• Get a car/licence. While probably less expensive than paying rent/bills this is a bit harder I think. I did get my learners permit before I turned 23 (barely made that deadline) but have yet to start learning to drive because instead I started working/earning money. I think in the long run that was a better decision because I needed money to pay for said lessons. People are surprised when they find out that I have neither a  car nor a licence at 23. But growing up in the city, right on the T, I didn’t really need one.

There are two honorable mentions for this list. I’m not quite sure either are the direction I want to go but they have a chance of happening within the next couple of years or so.

The first is to get a job in New York City. As a budding writer, I am lucky to live in Boston, where there are plenty of writing/publishing/editing opportunities. But New York City is obviously like Boston on steroids. Plus with the last semester of work I did at RecordSetter, I do have some professional contacts in the city, compared to almost zilch here in Boston. (Obviously I am starting to connect/network through my new job but there was a 7 month drought of professional contacts until I started working). And the four years of going to school at Hofstra are to my advantage because I already know I’d be able to live in New York. It’d just be even more expensive than Boston.

The second is some sort of grad school. I thought up until my junior year that I had it all figured out perfectly. I’d get my Master in Fine Arts in writing, preferably at Emerson so I could live at home. But then the real world invaded (it has a nasty habit of finding you in your ivory tower doesn’t it?) and I realized I still wouldn’t have a practical degree. (Not all Master’s degrees are created equal!) Sure I could teach, and if my writing improved I would probably make some industry contacts through professors and be closer to actually publishing. But as my cousin who does have two books published pointed out – you don’t need  to go to school write a novel. You need to have some basic skills, that I hopefully picked up in workshop classes at Hofstra, and then you need to live your life. The alternative is an education degree in Egnlish, or some sort of Divinity school. I’ve held off on any grad school decision since a) I’m so broke, and b) I clearly can’t decide which path of further education to pursue.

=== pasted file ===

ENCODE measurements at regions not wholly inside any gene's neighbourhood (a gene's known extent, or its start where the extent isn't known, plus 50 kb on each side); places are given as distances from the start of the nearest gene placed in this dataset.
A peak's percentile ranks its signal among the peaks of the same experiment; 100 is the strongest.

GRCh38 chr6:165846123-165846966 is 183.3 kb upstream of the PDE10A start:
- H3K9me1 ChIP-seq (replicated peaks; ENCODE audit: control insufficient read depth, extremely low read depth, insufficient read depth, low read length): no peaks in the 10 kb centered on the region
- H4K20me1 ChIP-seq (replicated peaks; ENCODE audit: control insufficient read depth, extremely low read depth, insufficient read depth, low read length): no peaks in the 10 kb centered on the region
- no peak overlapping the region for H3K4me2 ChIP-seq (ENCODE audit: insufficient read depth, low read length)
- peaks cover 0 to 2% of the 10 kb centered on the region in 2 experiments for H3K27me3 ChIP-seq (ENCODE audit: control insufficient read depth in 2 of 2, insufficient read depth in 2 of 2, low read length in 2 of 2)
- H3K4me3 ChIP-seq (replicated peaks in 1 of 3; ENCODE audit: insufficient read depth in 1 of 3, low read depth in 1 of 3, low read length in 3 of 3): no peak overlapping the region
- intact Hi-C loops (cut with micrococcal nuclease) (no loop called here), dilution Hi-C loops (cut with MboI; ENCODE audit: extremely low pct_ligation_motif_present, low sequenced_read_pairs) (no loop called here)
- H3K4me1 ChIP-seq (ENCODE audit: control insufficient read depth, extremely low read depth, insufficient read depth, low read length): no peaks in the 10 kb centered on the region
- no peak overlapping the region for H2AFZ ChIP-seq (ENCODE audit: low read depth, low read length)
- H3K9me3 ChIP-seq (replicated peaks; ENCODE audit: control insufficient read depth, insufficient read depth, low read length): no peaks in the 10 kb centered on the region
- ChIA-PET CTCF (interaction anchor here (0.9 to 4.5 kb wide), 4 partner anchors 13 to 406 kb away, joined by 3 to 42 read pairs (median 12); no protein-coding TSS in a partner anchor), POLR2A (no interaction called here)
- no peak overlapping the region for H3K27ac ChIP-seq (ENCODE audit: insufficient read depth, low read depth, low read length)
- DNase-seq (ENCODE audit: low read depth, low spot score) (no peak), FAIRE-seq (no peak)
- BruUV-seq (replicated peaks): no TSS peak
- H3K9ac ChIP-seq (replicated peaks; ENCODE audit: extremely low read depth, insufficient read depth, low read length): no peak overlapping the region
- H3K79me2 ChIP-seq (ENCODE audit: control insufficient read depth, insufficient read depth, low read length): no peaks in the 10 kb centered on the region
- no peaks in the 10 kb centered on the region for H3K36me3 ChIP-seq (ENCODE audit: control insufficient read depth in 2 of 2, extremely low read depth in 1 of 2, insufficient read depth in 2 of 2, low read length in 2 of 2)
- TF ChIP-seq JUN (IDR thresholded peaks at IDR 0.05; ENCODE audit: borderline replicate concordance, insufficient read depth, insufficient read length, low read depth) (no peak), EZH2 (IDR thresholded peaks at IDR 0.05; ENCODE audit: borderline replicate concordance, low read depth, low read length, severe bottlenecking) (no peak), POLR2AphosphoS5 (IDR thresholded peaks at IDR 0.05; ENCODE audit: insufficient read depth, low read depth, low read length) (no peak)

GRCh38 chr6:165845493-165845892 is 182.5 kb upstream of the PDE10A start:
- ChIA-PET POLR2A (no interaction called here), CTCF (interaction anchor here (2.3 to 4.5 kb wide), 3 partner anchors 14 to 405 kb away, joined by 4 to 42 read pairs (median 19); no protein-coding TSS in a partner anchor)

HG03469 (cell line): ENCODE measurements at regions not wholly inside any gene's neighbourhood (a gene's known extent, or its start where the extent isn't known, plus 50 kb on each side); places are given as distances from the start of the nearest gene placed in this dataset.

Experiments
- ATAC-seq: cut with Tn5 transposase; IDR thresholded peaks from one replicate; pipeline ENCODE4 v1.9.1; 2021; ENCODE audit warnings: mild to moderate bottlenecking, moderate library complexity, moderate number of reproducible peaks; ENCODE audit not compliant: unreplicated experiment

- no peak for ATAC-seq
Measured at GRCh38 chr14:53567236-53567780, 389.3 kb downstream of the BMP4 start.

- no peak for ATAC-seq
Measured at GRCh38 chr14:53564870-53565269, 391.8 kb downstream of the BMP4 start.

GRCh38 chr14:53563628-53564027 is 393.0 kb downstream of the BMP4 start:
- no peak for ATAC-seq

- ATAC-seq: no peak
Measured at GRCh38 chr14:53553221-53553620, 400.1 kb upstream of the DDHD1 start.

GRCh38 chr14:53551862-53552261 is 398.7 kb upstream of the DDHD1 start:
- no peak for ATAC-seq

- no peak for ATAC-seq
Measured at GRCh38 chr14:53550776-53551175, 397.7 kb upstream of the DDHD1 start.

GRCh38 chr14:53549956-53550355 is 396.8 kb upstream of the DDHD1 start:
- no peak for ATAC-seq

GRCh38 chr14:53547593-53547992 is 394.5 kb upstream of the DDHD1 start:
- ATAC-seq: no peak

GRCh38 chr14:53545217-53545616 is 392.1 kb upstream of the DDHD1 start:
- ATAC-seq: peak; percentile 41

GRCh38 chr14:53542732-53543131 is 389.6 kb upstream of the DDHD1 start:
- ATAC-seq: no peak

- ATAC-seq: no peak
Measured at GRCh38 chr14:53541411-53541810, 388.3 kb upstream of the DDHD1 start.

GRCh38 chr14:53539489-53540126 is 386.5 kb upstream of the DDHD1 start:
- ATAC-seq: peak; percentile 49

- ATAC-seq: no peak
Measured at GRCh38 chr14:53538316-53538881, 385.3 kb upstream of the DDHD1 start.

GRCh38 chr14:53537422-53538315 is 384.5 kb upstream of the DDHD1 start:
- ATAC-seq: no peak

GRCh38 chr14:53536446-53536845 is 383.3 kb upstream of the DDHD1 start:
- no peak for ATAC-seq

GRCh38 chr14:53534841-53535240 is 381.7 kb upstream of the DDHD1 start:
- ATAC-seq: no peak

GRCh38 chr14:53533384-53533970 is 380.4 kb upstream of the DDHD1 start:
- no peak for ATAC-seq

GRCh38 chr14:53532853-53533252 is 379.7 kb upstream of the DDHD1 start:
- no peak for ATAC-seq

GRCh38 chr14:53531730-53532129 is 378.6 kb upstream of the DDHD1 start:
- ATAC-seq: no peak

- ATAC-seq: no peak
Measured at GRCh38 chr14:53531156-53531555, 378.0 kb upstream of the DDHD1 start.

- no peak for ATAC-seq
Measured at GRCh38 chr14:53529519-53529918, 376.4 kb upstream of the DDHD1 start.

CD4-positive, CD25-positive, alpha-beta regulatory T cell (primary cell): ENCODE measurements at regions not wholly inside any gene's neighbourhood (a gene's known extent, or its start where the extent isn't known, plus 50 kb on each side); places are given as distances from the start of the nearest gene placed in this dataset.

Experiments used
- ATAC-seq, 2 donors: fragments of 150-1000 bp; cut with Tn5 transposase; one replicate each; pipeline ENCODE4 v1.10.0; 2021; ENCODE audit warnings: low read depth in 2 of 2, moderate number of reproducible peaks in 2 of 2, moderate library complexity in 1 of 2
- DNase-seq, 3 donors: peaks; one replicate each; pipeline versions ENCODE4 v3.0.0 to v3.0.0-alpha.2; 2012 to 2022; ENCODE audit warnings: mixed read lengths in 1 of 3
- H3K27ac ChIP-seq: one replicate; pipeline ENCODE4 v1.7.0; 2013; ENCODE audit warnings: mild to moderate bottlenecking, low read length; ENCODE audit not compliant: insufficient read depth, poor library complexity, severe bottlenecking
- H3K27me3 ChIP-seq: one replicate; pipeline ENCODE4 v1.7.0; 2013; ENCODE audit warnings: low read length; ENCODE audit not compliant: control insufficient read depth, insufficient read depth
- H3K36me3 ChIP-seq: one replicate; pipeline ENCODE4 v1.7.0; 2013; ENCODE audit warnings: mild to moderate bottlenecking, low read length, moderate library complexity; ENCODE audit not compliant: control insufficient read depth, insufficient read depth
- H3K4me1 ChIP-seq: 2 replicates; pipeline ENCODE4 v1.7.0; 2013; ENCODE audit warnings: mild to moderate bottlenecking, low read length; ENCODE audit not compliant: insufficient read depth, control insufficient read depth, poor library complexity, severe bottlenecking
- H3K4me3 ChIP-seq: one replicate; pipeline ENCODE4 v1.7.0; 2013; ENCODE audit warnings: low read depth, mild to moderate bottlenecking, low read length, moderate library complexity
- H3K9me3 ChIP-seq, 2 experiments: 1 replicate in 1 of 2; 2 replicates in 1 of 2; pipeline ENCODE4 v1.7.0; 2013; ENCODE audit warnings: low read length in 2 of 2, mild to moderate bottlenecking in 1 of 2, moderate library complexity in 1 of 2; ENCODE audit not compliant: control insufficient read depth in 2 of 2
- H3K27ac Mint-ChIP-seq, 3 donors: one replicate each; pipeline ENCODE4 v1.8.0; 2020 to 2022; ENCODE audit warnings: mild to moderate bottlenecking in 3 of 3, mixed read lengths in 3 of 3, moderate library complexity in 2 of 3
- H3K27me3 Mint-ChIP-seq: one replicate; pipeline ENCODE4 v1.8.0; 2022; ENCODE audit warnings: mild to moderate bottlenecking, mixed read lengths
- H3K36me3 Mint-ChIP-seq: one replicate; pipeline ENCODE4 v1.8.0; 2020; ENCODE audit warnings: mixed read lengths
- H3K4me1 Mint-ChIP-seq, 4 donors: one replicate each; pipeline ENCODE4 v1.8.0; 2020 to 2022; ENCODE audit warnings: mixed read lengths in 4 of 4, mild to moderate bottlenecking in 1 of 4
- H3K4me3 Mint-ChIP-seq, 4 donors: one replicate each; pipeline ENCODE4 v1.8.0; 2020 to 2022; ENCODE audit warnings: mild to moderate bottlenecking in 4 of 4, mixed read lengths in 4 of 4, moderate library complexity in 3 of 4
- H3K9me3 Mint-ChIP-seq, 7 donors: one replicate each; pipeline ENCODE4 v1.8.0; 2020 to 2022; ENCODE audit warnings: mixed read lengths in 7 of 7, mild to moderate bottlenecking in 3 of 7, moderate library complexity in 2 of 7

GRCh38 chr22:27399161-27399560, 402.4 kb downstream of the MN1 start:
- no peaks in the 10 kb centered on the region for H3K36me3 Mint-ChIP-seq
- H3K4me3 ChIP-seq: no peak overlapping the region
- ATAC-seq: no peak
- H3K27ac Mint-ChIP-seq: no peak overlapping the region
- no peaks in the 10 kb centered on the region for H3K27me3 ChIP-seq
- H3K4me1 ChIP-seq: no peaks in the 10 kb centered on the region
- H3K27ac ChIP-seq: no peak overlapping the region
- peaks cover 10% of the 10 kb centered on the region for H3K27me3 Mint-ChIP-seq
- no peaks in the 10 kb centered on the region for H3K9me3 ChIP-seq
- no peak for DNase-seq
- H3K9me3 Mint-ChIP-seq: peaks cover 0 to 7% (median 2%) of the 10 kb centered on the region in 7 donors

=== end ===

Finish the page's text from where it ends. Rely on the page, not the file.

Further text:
So on my bucket list there are some practical items, as well as some fantastical items. A pretty good mix. The question remain as to whether I can accomplish everything by the arbitrary deadline of 26. I already know I should not beat myself up if I fail to check everything of that list. But it’s nice to know I have a general outline, and had a little fun in thinking of ways to spice it up.

If you have read this far, congratulations and thanks for putting up with me. Maybe you have a bucket list of your own? Tell me about it in the comments!

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Random Writings

Some of my writings from THREE years ago. The lovely thing about the internet, is you can preserve things in their original status forever (or until the site goes under)

I look back on where I started and can’t help cringe, but that’s a sign that I’ve improved, right?

In other writing news: taking advantage of not being employed or in school full time and going for the full FIFTY THOUSAND Words goal for National Novel Writing Month. I had fallen behind but managed to catch up on Sunday where I wrote seven thousand words in one day. 

I put off actually starting  the Luther Paradox reboot enough to use it for NaNoWriMo. And I’m 45k + along and enjoying myself.  Sure I’ll have a lot of editing to do once I finally finish the story (which won’t be on November 30th) but this is the first time in almost six months that I am enjoying writing again.

But once I have gone through the project and revised it, I’ll start posting at least segments of it  here. I’ll never “live-blog” my NaNo story like I did two years ago. That was a mistake looking back.